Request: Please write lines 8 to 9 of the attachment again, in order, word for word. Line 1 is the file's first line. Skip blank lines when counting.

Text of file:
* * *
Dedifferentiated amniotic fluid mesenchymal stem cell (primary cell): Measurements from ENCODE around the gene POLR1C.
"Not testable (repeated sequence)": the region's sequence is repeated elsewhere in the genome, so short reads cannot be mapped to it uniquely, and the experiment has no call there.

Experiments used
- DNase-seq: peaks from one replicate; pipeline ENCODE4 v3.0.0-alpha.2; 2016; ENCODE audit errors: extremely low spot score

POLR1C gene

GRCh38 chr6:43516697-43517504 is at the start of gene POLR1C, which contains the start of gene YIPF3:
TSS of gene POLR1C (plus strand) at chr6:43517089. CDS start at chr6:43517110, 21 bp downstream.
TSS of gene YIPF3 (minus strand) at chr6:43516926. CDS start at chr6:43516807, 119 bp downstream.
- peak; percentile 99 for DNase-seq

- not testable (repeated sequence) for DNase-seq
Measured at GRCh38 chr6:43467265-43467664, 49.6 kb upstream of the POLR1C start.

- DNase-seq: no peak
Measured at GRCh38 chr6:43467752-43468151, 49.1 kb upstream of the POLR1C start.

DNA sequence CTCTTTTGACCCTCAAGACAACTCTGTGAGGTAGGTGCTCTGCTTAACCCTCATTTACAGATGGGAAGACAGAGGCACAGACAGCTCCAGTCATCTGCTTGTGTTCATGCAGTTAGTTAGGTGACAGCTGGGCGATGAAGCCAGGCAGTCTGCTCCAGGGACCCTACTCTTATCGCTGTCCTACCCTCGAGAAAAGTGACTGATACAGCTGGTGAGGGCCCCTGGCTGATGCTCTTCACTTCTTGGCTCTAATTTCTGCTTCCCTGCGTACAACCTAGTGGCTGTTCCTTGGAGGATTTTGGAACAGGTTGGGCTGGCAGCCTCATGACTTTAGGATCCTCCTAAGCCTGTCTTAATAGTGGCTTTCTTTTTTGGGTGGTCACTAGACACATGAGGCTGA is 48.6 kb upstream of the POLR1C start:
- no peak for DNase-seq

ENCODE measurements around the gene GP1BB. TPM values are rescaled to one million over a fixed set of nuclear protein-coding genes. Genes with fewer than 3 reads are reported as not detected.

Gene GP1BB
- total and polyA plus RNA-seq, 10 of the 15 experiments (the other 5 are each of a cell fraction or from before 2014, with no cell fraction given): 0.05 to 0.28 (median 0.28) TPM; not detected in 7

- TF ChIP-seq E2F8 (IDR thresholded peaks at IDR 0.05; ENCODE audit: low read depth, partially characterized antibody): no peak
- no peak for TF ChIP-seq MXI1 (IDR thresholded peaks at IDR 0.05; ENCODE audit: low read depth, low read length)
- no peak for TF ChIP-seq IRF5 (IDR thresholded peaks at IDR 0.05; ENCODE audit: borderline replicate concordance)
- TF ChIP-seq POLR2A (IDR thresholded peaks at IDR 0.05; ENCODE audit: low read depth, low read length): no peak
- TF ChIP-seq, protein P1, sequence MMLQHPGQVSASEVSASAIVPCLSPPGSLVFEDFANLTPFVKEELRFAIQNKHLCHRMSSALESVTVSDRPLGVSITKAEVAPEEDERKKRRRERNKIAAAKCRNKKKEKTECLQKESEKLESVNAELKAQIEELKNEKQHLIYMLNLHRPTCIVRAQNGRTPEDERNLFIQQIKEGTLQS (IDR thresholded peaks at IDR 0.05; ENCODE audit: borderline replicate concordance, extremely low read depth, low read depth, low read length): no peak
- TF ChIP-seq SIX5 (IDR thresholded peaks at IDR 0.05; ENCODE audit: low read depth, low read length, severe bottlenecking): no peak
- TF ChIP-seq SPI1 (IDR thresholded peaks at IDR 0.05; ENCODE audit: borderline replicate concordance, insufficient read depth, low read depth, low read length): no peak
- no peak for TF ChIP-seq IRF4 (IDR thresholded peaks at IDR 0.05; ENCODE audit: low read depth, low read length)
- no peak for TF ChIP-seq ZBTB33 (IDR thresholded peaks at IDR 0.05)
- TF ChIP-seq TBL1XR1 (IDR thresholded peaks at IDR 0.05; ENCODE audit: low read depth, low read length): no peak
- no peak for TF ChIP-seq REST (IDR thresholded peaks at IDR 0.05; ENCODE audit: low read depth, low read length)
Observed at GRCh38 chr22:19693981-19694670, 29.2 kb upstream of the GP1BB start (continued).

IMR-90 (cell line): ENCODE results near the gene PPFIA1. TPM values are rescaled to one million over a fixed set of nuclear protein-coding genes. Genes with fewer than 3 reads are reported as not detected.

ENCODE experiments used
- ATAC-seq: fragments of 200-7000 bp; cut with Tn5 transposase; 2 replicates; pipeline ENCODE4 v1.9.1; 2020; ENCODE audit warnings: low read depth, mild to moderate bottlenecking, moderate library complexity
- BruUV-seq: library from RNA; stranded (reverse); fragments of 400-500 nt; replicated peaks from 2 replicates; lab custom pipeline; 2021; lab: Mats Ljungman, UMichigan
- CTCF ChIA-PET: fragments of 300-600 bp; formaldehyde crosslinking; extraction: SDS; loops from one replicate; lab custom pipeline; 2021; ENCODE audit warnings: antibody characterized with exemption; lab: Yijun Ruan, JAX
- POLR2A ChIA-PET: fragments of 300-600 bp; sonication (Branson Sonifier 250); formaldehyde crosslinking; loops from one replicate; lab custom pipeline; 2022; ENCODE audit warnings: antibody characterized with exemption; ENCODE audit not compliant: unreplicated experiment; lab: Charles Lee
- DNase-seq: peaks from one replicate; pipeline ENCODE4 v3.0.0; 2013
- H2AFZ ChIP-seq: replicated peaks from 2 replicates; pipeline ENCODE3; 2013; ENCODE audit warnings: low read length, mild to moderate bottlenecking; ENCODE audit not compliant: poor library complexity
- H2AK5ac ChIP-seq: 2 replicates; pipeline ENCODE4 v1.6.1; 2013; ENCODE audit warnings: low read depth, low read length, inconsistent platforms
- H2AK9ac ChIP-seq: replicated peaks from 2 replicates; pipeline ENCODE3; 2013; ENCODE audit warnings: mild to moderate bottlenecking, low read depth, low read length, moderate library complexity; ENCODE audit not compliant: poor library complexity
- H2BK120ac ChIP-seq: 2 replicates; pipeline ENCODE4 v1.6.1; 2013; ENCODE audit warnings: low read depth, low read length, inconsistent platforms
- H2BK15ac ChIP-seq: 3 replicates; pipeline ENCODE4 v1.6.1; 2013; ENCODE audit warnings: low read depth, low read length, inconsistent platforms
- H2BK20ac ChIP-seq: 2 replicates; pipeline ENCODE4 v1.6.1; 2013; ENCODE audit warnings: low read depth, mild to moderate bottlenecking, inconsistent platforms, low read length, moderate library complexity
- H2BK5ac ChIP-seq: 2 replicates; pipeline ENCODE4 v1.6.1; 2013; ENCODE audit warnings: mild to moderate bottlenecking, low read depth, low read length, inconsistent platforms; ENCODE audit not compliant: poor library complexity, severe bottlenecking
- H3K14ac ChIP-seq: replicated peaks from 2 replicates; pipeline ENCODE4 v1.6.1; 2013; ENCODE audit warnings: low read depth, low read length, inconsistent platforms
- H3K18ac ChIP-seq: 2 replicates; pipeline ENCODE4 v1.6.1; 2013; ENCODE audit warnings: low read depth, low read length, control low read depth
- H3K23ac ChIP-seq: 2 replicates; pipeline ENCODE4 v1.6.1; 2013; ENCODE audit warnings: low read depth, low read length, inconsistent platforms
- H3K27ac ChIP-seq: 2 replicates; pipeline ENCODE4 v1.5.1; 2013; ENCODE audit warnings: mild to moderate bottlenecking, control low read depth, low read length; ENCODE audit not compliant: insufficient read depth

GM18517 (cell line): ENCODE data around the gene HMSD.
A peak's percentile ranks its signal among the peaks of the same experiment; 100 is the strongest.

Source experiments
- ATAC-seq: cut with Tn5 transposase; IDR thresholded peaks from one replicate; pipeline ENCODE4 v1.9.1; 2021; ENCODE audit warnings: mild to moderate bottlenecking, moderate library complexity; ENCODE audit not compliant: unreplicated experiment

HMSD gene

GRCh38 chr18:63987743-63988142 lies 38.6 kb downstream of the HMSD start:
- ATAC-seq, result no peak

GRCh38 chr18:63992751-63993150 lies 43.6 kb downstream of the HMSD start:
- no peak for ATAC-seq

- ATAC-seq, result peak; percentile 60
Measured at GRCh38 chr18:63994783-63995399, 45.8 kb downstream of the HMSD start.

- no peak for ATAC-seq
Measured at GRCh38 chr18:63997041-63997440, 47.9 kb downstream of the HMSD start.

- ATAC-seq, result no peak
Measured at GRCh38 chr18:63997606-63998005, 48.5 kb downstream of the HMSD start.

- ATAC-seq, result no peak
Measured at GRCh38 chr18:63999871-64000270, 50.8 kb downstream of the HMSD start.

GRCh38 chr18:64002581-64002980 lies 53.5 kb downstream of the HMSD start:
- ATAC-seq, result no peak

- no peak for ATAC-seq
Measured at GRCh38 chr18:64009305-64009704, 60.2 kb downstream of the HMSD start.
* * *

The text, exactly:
TSS of gene YIPF3 (minus strand) at chr6:43516926. CDS start at chr6:43516807, 119 bp downstream.
- peak; percentile 99 for DNase-seq